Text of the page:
• Purple Heart (Setcreasia pallida)
  • Hen and Chicks (Sempervivum tectorum)
  • Society Garlic (Tulbughia violacea)

If your flowers will be protected from the ocean by a wall or another structure, you can choose one of the following slightly salt tolerant plants for your garden:

  • Angel’s Trumpets (Brugmansia)
  • Canna Lily (Canna varieties)
  • Holly Fern (Cyrtomium falcatum)
  • Golden Dewdrop (Duranta erecta)
  • Purple Coneflower (Echinacea purpurea)
  • Hardy Hibiscus (Hibiscus moscheutos, Hibiscus coccineus)
  • Hosta (Hosta varieties)
  • Red Hot Poker (Kniphofia varieties)
  • Daffodil (Narcissus)
  • Blue Jasmine Leadwort (Plumbago auriculata)
  • Dwarf Mexican Petunia (Ruellia brittoniana ‘Katie’)
  • Autumn Sage (Salvia greggii, Salvia microphylla)
  • Princess Flower (Tibouchina urvilleana)
  • Common Thyme Verbena (Thymus vulgaris)

Looking to put it all together? Now, let’s talk about beach landscaping ideas.

Salt Tolerant Plants for Beach Landscaping

In addition to all the salt tolerant plants we have listed about, you’ll probably also want to think about turf grasses, groundcovers, vines and trees. All of these types of plants thrive better than flowers in these environments.

Turfgrasses such as Seashore Paspalum have a very high salt tolerance and moderate drought tolerance and prefer sunny conditions. Hybrid and Common Bermuda, as well as Zoysia grasses, all have a high salt and drought tolerance, which is one reason you tend to see them in coastal areas.

If you are in search of a salt tolerant groundcover, you might consider trying:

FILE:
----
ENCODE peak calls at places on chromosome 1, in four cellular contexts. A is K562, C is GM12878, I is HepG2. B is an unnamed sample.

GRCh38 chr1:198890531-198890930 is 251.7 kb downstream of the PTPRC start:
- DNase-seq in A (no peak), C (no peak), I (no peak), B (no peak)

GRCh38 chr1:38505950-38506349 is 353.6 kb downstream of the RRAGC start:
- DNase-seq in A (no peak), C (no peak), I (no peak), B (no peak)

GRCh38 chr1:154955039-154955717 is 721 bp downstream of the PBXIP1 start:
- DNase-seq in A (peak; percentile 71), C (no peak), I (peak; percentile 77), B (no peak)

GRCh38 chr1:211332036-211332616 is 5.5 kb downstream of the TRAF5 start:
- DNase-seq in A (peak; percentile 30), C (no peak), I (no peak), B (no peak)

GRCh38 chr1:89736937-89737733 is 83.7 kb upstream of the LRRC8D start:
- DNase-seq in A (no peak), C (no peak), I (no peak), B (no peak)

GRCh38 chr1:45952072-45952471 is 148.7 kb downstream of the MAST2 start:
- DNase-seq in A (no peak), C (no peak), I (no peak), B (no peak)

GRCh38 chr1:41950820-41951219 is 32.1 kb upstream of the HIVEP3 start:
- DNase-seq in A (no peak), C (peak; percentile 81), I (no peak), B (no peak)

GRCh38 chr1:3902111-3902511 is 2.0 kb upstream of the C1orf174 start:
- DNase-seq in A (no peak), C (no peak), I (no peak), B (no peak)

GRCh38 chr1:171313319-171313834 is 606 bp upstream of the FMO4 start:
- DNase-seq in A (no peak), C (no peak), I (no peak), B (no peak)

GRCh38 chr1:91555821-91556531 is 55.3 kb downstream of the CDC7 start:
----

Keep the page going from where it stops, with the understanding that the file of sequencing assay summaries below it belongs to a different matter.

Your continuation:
• Asparagus Sprengeri Fern (Asparagus densiflorus)
  • Algerian Ivy (Hedera canariensis)
  • Goats-foot Morning Glory (Ipomea pes-caprae)
  • Trailing Lantana (Lantana montevidensis)
  • Virginia Creeper (Parthenocissus quinquefolia)
  • Stonecrop (Sedum varieties)
  • Asiatic Jasmine and Confederate Jasmine (Trachelospermum asiaticum, Trachelospermum jasminiodes)
  • Wedelia (Sphagneticola trilobata)
  • Shore Blue Pacific Juniper (Juniperus conferta)
  • Lily Turf Liriope (Liriope muscari)
  • Japanese Purpleleaf Honeysuckle (Lonicera japonica ‘Purpurea’)
  • Mondo Grass (Ophiopogon japonicus)

Vines, which can sometimes serve as groundcover can help add color to your outdoor areas. If you have an idea which would work well for this type of plant, you might consider:

  • Virginia Creeper (Parthenocissus quinquefolia)
  • Cape Honeysuckle (Tecoma capensis)
  • Bougainvillea (Bougainvillea varieties)
  • Trumpet Vine (Campsis radicans)
  • English Ivy (Hedera helix)
  • Coral Honeysuckle (Lonicera sempervirens)
  • Fig Ivy/Creeping Fig (Ficus pumila)
  • Carolina Jessamine (Gelsemium sempervirens)

English Ivy needs shade, so if you opt for this plant, make sure it isn’t in full sun.

If you’d like to add height or shade to your yard, you might want to add a tree which can tolerate salty conditions. A few we suggest are:

  • Chinaberry Texas Umbrella (Melia azedarach)
  • Huisache (Vachellia farnesiana)
  • Texas Persimmon (Diospyros texana)
  • Southern Golden Raintree (Koelreuteria bipinnata)
  • Mulberry (Morus alba)
  • Mesquite (Prosopis glandulosa)
  • Lavender Chaste Tree Vitex (Vitex agnus-castus)